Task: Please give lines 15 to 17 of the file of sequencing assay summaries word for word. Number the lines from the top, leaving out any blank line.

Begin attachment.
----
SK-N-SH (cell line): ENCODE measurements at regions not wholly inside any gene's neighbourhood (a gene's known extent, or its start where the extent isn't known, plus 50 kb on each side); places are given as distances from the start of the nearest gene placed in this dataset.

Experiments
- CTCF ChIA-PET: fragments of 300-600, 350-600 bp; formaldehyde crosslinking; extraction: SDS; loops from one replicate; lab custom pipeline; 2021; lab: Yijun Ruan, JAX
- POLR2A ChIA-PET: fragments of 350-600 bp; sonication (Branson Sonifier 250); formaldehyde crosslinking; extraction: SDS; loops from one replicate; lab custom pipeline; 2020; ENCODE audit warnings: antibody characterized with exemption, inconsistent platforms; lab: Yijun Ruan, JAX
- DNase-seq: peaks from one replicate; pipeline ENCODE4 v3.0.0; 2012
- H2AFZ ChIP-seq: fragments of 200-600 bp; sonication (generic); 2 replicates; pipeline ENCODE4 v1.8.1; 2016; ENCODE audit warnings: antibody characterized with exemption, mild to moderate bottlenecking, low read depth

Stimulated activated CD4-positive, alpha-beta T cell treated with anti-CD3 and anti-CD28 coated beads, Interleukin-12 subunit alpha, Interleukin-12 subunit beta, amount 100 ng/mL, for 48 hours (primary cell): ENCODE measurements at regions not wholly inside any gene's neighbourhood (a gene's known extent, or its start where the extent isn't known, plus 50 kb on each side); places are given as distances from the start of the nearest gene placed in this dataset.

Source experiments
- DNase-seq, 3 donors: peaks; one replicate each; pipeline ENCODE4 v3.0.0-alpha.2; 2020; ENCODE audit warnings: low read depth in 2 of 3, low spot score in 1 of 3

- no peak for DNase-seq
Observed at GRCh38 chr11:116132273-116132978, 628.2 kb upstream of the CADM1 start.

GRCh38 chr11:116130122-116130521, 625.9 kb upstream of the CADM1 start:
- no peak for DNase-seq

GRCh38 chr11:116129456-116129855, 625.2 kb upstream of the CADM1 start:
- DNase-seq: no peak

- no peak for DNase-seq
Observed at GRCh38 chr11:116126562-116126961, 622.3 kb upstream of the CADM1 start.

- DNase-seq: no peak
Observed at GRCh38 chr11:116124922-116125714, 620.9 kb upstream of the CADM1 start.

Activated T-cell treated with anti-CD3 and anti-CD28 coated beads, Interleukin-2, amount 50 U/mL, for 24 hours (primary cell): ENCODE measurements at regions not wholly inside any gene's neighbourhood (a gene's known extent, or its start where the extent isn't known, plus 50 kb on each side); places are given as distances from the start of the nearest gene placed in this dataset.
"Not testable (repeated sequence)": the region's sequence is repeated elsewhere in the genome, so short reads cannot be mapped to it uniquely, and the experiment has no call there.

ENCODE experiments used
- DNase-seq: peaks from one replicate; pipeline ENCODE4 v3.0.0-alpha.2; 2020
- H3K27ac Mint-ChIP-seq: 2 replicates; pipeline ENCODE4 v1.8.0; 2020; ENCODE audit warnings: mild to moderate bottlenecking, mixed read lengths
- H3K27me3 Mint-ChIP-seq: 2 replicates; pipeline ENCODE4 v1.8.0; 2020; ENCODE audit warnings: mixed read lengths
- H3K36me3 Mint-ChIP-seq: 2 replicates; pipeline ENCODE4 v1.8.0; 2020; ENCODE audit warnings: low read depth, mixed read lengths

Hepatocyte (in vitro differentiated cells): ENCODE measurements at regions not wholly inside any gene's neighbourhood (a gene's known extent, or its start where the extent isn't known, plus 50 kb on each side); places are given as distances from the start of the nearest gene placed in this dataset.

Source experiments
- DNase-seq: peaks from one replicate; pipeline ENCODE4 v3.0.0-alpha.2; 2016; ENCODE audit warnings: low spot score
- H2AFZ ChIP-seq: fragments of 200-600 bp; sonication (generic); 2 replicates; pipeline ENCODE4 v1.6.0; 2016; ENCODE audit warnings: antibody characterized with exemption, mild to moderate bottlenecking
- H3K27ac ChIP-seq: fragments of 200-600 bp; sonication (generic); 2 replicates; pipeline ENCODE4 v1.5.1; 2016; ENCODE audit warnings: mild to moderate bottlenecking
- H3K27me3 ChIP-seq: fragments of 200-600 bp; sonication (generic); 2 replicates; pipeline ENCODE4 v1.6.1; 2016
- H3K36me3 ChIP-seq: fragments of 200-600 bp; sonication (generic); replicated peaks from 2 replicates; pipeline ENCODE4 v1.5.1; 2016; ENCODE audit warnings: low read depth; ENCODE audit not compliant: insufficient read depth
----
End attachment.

- DNase-seq: no peak

- no peak for DNase-seq
Observed at GRCh38 chr11:116126562-116126961, 622.3 kb upstream of the CADM1 start.